As a project transitions from the design phase to the construction phase, and pre-construction becomes active construction, it’s time to tap into BIM’s capabilities in the field. At this stage of the construction, BIM can still be utilized in many ways to keep the process on the rails, so to speak. A specific piece of software can be used in the field to make sure that the intended design is followed completely, and both the construction manager and the field superintendent are collaborating with the design team for that exact purpose. Running additional clash detection protocols is also common practice at this point to make sure that you’re not missing anything in your building as it’s being constructed. At this stage, it’s also possible to run construction simulations and predict some of the problems before they append and disrupt the progress in the field.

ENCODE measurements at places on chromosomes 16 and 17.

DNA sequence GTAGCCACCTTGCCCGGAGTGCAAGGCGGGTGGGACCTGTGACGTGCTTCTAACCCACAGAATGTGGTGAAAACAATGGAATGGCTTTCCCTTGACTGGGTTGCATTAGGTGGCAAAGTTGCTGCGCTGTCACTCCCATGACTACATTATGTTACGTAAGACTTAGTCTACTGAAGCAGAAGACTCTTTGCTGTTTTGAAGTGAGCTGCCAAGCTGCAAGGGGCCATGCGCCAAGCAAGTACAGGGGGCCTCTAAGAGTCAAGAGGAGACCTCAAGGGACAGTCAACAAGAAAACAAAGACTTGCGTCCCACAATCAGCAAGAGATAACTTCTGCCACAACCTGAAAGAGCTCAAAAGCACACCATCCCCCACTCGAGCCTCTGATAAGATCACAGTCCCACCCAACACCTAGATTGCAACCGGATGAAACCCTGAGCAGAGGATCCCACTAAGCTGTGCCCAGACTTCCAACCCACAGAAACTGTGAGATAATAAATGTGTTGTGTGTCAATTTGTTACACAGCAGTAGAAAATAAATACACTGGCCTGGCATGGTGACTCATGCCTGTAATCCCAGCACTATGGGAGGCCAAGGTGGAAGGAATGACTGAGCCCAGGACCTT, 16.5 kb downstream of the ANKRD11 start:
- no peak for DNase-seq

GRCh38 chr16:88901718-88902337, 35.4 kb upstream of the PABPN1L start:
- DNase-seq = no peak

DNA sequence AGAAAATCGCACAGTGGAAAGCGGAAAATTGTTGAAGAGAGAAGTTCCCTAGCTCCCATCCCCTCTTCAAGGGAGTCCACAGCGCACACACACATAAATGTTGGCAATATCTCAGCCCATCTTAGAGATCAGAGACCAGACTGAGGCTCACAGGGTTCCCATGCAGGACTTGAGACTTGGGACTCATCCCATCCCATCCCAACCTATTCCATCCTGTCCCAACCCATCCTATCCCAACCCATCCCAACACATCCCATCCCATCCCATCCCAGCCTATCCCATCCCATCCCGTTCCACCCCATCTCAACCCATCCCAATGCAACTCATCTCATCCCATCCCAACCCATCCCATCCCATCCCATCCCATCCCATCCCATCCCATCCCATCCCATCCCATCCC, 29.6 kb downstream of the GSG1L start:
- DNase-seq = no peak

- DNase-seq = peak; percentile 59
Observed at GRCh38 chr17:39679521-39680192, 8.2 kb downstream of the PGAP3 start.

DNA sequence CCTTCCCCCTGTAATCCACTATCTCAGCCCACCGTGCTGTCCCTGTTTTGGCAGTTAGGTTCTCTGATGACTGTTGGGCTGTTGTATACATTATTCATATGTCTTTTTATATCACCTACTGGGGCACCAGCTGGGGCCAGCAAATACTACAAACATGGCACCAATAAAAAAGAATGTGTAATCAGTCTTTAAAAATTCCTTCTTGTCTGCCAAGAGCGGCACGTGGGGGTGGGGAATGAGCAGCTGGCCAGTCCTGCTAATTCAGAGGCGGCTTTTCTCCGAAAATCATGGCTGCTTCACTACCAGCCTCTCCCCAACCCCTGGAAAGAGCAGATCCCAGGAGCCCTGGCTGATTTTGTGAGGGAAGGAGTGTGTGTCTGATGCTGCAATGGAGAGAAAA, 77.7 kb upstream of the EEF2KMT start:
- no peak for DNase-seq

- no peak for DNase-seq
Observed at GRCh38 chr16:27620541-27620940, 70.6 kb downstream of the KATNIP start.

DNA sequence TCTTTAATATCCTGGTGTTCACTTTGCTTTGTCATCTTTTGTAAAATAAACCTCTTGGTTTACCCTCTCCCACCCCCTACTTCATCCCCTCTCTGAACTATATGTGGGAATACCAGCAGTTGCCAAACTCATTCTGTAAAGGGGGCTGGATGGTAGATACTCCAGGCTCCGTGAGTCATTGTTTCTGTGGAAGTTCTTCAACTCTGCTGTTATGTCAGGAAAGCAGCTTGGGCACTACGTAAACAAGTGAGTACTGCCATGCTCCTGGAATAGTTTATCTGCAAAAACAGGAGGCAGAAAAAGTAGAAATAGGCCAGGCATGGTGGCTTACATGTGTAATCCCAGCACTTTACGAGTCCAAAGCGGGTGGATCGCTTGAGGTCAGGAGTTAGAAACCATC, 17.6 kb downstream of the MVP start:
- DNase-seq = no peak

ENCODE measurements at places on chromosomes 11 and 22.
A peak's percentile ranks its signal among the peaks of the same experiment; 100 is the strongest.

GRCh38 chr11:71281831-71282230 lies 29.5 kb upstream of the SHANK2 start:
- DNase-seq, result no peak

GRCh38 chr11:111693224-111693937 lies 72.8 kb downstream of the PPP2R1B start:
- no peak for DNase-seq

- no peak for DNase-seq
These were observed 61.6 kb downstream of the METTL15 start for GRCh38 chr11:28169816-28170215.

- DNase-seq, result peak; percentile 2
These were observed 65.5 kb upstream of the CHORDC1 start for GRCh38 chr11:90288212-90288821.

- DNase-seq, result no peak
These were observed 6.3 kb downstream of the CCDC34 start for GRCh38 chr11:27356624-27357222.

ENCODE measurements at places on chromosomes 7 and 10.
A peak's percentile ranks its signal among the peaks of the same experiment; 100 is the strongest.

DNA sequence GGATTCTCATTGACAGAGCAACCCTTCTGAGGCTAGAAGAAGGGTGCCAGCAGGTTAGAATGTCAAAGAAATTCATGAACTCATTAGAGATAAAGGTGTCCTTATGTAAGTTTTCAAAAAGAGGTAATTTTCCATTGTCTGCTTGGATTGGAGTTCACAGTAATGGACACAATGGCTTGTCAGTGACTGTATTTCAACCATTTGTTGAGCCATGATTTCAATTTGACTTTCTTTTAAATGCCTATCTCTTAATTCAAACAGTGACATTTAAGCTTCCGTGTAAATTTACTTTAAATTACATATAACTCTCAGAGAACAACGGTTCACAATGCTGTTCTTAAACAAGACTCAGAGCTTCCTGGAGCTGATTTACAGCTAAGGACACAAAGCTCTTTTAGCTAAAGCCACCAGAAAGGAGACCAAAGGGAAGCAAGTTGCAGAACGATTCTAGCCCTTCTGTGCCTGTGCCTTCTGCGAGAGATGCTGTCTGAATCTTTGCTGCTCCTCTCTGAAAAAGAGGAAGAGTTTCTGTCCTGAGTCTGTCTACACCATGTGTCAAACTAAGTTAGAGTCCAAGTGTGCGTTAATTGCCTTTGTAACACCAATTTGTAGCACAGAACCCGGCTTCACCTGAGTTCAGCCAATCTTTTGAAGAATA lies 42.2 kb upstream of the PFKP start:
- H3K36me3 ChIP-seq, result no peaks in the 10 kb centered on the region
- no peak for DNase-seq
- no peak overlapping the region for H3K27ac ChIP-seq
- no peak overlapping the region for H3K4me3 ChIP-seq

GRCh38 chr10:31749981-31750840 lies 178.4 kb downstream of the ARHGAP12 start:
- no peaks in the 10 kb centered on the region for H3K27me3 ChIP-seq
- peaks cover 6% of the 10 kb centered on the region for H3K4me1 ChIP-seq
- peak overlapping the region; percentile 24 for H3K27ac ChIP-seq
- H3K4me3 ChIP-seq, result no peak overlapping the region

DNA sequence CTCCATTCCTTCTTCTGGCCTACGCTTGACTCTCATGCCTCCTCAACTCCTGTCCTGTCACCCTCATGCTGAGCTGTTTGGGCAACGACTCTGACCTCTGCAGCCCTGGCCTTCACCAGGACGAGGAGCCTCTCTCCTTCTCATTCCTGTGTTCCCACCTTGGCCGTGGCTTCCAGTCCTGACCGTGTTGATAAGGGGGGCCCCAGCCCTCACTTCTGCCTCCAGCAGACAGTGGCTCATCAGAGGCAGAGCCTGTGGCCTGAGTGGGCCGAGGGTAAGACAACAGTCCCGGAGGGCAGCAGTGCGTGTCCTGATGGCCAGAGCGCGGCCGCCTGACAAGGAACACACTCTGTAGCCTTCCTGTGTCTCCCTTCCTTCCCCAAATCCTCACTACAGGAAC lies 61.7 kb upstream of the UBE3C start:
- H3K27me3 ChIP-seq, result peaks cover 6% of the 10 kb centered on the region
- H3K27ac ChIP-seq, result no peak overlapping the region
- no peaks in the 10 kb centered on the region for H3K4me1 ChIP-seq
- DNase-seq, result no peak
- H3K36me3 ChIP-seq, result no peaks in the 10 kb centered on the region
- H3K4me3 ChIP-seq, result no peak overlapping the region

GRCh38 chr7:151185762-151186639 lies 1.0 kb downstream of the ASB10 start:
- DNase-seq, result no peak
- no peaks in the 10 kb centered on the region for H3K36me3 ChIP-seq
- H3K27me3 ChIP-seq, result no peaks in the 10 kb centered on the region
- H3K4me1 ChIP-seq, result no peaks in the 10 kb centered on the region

Additionally, simulations help produce better estimations for the project globally and confirming progress and remaining time to complete. Another advantage of using BIM throughout the project’s lifespan is the ability to update the stakeholders with actual walkthroughs and renderings to visualize the final product.